Today in the Wichita Eagle, Bill Roy, wrote about “”What if insurance premiums were ‘taxes’?'” He talks about the spending habits of the government and public.
He noted that the Centers of Medicare and Medicaid had estimated our nation’s overall health care costs would be $2.5 trillion. He also mentioned the government is going to pay 47% of our health care expenses. I think this isn’t really a great way to bring down the nation’s budget. However, I can see why the government would tend to lean in this direction. It would help with making sure for those who have lost their jobs and may not have the highest paying jobs to be able to afford medical care.
Mr. Roy mentioned he thought this type of spending is unsustainable and how would we be able to grasp this type of spending over all. I think he is correct in his assumption of the matter. I personally think to much of a good thing like this is going to be another downfall of our economy.
Later in this article, a professor at Kansas State University, Joe Aistrup, believes that educating people who think that more taxes to help the health care industry is what is needed. Professor Aistrup believes we need to start looking at our health care premiums as health care insurance taxes rather than premiums. This is due to the rising cost of premiums and thinking of these premiums as taxes because of those who are getting richer by the minute from the premiums we pay. That is one point this health insurance user can’t argue over. The premiums keep going up, the policies change, and we keep paying more for the premiums with coverage that many don’t use or cant afford to meet the policy requirements for various reasons.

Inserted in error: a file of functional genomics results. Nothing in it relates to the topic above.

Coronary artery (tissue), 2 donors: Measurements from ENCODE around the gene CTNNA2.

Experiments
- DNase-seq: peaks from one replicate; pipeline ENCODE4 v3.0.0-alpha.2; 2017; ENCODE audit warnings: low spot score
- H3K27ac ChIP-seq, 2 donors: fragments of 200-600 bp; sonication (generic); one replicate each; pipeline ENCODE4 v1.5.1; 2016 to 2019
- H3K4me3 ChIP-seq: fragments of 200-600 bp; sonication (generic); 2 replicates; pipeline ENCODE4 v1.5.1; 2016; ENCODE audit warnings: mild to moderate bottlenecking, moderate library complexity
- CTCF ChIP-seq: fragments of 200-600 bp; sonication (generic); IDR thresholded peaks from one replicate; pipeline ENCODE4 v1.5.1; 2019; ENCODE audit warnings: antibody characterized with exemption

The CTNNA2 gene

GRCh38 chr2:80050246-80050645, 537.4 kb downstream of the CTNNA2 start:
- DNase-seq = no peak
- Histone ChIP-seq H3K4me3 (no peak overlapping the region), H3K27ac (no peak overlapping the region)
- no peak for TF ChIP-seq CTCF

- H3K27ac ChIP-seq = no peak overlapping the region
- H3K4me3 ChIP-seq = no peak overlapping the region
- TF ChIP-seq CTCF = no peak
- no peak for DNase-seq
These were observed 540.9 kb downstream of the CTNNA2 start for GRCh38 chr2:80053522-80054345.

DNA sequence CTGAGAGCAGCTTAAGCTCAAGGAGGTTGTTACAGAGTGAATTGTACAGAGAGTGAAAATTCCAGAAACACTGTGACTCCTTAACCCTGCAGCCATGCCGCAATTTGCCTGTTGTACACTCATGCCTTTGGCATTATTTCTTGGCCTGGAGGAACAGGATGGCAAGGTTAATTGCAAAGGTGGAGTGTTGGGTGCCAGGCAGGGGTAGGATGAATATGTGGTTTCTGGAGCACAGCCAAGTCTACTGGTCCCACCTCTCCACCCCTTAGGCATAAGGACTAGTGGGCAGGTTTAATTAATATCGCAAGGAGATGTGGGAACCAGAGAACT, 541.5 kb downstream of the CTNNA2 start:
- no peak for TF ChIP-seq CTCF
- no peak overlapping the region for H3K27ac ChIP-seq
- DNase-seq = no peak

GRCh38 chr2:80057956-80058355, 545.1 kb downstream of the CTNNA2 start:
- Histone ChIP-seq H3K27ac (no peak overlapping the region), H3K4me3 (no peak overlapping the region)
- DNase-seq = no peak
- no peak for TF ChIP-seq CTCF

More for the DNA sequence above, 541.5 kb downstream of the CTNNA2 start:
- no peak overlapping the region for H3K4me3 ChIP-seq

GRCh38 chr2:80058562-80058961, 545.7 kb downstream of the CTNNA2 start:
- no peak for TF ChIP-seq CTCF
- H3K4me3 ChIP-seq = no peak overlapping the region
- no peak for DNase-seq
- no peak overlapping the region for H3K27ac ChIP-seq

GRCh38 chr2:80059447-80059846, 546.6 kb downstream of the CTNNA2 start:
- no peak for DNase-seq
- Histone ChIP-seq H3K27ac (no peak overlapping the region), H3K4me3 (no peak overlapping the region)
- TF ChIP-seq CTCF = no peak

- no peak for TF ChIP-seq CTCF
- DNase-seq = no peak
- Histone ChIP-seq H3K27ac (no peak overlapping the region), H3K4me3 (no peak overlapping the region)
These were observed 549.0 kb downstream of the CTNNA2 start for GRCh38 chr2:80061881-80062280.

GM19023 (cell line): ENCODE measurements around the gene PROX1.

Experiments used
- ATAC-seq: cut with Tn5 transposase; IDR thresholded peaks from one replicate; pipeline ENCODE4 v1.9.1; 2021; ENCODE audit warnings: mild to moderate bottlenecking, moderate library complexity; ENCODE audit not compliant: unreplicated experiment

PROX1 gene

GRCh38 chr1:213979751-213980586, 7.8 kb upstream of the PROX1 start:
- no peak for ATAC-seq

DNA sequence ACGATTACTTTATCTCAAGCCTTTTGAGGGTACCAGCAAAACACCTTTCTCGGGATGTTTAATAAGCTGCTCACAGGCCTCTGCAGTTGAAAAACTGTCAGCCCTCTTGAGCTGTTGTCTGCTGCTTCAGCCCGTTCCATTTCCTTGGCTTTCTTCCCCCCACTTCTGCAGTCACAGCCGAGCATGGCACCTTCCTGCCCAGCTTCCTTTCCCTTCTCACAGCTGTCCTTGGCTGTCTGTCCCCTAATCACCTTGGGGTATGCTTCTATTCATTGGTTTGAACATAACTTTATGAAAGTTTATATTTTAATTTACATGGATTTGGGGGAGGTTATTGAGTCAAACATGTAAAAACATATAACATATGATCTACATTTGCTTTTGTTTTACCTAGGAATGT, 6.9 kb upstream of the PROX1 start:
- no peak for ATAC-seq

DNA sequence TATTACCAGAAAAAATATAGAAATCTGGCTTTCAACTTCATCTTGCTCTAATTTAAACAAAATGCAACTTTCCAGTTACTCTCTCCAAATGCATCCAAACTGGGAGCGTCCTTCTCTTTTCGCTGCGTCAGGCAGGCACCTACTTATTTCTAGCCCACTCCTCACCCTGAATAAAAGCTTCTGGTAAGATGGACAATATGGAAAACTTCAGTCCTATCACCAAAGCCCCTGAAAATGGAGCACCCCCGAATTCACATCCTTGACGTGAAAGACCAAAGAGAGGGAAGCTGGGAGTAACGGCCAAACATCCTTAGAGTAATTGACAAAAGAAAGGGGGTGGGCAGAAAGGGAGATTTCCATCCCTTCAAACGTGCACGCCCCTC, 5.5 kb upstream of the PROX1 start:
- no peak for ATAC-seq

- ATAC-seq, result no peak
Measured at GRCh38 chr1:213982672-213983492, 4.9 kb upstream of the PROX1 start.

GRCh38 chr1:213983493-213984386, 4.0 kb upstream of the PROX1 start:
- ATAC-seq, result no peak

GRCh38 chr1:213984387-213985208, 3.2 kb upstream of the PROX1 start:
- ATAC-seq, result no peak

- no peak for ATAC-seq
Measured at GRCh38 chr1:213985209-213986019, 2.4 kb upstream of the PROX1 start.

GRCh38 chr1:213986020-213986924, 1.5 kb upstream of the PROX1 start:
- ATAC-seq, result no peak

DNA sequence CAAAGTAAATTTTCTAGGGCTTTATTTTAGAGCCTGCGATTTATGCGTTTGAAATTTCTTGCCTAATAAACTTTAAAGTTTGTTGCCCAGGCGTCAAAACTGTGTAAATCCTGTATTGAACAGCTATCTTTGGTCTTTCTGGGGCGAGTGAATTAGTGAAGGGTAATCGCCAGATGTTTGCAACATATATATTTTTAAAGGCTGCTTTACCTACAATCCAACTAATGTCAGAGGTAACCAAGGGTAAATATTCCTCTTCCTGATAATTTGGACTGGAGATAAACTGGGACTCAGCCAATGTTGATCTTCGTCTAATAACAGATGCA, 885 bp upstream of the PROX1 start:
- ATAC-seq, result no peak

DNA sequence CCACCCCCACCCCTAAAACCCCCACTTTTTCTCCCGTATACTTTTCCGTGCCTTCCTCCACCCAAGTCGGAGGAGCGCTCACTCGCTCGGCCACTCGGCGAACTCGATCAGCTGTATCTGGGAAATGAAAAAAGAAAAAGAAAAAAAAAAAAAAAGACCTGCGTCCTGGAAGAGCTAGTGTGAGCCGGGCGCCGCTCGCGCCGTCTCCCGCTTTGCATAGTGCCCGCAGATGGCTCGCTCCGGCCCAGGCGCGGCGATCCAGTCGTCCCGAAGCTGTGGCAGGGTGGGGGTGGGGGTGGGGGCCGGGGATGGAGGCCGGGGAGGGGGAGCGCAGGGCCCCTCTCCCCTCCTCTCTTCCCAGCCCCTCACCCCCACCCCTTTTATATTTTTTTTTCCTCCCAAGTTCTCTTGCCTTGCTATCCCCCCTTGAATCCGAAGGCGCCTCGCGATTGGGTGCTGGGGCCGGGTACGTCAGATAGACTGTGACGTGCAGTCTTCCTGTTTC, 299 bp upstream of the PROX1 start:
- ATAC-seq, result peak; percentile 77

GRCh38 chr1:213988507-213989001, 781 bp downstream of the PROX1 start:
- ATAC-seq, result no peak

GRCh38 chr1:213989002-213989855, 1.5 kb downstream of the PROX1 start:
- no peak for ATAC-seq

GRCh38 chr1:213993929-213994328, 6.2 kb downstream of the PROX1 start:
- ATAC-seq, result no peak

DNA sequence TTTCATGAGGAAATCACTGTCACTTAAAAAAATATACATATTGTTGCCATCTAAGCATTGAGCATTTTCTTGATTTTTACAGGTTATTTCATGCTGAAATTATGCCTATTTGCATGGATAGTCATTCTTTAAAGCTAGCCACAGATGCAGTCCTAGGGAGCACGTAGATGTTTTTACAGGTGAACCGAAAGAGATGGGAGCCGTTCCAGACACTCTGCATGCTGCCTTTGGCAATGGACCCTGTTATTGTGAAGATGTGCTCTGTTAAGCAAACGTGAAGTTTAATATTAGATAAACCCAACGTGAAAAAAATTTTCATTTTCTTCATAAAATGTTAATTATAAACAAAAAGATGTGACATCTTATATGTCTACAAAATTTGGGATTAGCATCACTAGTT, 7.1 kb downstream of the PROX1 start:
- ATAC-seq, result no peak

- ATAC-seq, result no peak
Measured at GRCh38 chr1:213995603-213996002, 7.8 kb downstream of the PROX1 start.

He also believes by adding local, federal, and state taxes to the current health care premiums (taxes as he calls them), so these taxes can be compared to the national health care coverage. He thinks it would show the false notion of national health care of us paying more for this nation system for health care.
Mr. Roy stated his wife and him could understand the idea of the Professor’s thought process because they found paying for extra coverage with Blue Cross and Blue Shield for the Medigap policies to cover the differences of what Medicare Part B and D didn’t cover. My mother, aunt, and my brother’s mother and father-in-law all have said the same things about needing the extra medical coverages because of the gaps (donut holes is what they call them) that Medicare doesn’t cover. All of these people I know also have stated, the same as Mr Roy and his wife, that their premium costs, including Medicare, keep going up every year. I know our Blue Cross and Blue Shield premiums keep going up and the policies keep changing to match the premium changes.
While Mr. Roy goes on to talk about Medicaid and Medicare further in his article in today’s Wichita Eagle, he brought up an interesting question at the end. He stated, “‘Can Health Services Secretary-designate Kathleen Sebelius and President Obama do better?'”
I do have to agree with his “”We’ll see”” statement. While I am not dogging on either Governor Sebelius or President Obama, I don’t know about the rest of you, but I am tired of hearing and watching these dog and pony shows of what presidents of the past claim they are going to do with such and such with their new cabinet members.
Followup article, written by me, to Obama’s Next Agenda: Health Care
Saturday, March 7, 2009, Wichita Eagle; “What if insurance premiums were ‘taxes’?; Writer for the Wichita Eagle, Bill Roy, Opinion Page.